# WKB method to calculate the ground eigenvalue of a Quartic Potential

I've come across a problem while studying the WKB method. I want to calculate the eigenvalues of a symmetric quartic double well potential. It could be any potential. I chose it to be $$V(x) = x^4 - 4x^2 +4$$ The hamiltonian with $$\hbar$$ = $$m$$ = $$1$$ gives $$H = -\frac{1}{2}\frac{d^2}{dx^2} + V(x)$$ and I plan to find the eigenvalues of the bound states given by the potential $$V(x)$$ represented bellow

$$\hskip1.7in$$

with returning points $$x_2 > x_1$$ and roots $$x=\pm \sqrt{2}$$

The quatization* problem for the double potential well with respect to even (odd) solutions is, for $$x>0$$ $$\theta \simeq (n + \frac{1}{2}) \pi \mp \frac{1}{2} e^{- \phi} \tag{1}$$

with $$\theta = \int_{x_1}^{x_2} p(x') dx'$$ $$\phi = \int_{0}^{x_1} |p(x')| dx'$$ $$p(x) = \sqrt{2m(E_n - V(x))} = \sqrt{2m(E_n - (x^4 - 4x^2 + 4))}$$

( *Introduction to Quantum Mechanics by David J. Griffiths, problem $$8.15$$ )

My problem lies exactly in solving eq. ($$1$$), since it involves integrals of the square-root of a quartic function $$\int_a^b \sqrt{2m(E_n - (x^4 - 4x^2 + 4))} dx$$

I used Mathematica but it couldn't compute a solution.

Is there any approximation or trick I could use to solve it analytically? If not, any software that could do the computation?

PS: After solving numerically the $$Schr\ddot{o}dinger$$ equation for the ground state eigenvalue I obtained $$E_0 \simeq 1.8$$ with $$\hbar$$ = $$m$$ = $$1$$ as stated above. With the WKB method I'm hoping to obtain a similar result.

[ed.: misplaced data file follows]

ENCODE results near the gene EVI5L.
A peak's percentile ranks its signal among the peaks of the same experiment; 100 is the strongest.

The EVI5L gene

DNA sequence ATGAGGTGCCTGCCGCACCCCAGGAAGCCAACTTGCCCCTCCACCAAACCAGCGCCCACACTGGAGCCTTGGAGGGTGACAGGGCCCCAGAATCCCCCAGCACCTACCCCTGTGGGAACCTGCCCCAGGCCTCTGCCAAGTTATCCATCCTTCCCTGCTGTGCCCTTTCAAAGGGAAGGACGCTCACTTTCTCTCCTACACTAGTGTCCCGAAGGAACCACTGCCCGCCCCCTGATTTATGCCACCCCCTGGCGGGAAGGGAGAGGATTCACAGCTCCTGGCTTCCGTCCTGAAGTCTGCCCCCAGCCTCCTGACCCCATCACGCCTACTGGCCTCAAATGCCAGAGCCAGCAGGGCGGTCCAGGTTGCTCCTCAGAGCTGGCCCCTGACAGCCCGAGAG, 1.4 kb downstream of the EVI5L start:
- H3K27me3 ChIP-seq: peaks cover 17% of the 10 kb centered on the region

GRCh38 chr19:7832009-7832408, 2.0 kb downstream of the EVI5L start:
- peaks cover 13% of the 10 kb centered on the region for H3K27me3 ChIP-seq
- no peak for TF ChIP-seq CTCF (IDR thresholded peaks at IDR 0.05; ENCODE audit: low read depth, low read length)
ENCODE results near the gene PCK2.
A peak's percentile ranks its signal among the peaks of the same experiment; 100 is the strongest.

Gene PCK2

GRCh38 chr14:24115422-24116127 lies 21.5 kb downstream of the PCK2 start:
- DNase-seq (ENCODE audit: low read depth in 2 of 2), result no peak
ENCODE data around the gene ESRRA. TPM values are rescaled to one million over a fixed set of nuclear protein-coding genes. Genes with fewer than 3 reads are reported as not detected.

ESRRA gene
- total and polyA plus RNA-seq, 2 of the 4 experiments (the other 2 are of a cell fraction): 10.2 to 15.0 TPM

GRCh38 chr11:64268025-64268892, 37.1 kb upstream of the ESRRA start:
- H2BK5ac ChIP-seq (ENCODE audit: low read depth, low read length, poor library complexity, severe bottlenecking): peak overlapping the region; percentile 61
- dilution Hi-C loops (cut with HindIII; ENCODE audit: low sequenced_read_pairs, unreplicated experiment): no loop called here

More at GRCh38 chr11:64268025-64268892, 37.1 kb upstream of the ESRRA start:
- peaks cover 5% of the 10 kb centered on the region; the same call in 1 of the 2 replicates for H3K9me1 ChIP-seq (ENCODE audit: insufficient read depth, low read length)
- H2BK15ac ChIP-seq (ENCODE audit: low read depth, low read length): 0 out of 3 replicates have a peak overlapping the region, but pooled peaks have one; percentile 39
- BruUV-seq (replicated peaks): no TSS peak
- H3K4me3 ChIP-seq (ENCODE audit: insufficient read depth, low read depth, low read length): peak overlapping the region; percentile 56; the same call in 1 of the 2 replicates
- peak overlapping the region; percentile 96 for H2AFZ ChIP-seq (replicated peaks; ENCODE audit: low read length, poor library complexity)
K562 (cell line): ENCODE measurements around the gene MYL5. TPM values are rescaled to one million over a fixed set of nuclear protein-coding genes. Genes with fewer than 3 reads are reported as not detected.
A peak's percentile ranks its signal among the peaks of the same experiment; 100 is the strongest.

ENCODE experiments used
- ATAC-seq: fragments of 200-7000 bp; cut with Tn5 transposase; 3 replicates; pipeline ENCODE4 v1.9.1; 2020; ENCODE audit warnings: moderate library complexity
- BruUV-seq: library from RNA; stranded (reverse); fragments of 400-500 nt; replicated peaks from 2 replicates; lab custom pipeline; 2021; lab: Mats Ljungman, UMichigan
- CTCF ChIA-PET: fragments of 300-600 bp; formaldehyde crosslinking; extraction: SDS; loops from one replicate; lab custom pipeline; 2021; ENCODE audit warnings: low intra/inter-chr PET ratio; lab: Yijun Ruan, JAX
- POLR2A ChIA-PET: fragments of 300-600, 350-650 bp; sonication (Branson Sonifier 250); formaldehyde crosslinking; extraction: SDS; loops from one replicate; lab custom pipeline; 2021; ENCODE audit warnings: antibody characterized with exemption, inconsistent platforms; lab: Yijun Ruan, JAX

• Why can’t you use numerical integration? Commented Apr 11, 2020 at 3:34
• Because E_n is an unknown. The main goal of eq. (1) is to get an expressions for E_n. At least for the ground eigenvalue E_0, I would consider a battle won. Commented Apr 11, 2020 at 4:21
• You integrate for various $E_n$ until you find one that works. There are systematic techniques for narrowing in on the right choice, similar to when you try to find the root of a polynomial numerically, Commented Apr 11, 2020 at 4:28
• I get $E_0=1.74646$. Commented Apr 11, 2020 at 4:44
• Look it up in Gradshtein&Ryzhik, though it is quite possible that such integrals are not solvable. Commented Apr 11, 2020 at 5:43

In this way I found the $$n=0$$ energies $$E_0^\text{even}\approx 1.74646$$ and $$E_0^\text{odd}\approx 2.07823$$ with a few lines of code. For the former, $$\theta\approx 1.43953$$ and $$\phi\approx 1.33739$$; for the latter, $$\theta\approx 1.73284$$ and $$\phi\approx 1.12677$$. Since this is only an approximation, it seemed pointless to go beyond standard precision.
The next energies with $$n=1$$ appear to be "above the hump", where I don't think your equations apply, because they give nonsense.
• I cut and pasted your code into Mathematica, except for the final semicolon. The output for me is $\{x\to 1.74646\}$. If you really have a semicolon at the end you're not going to see this. Commented Apr 11, 2020 at 21:33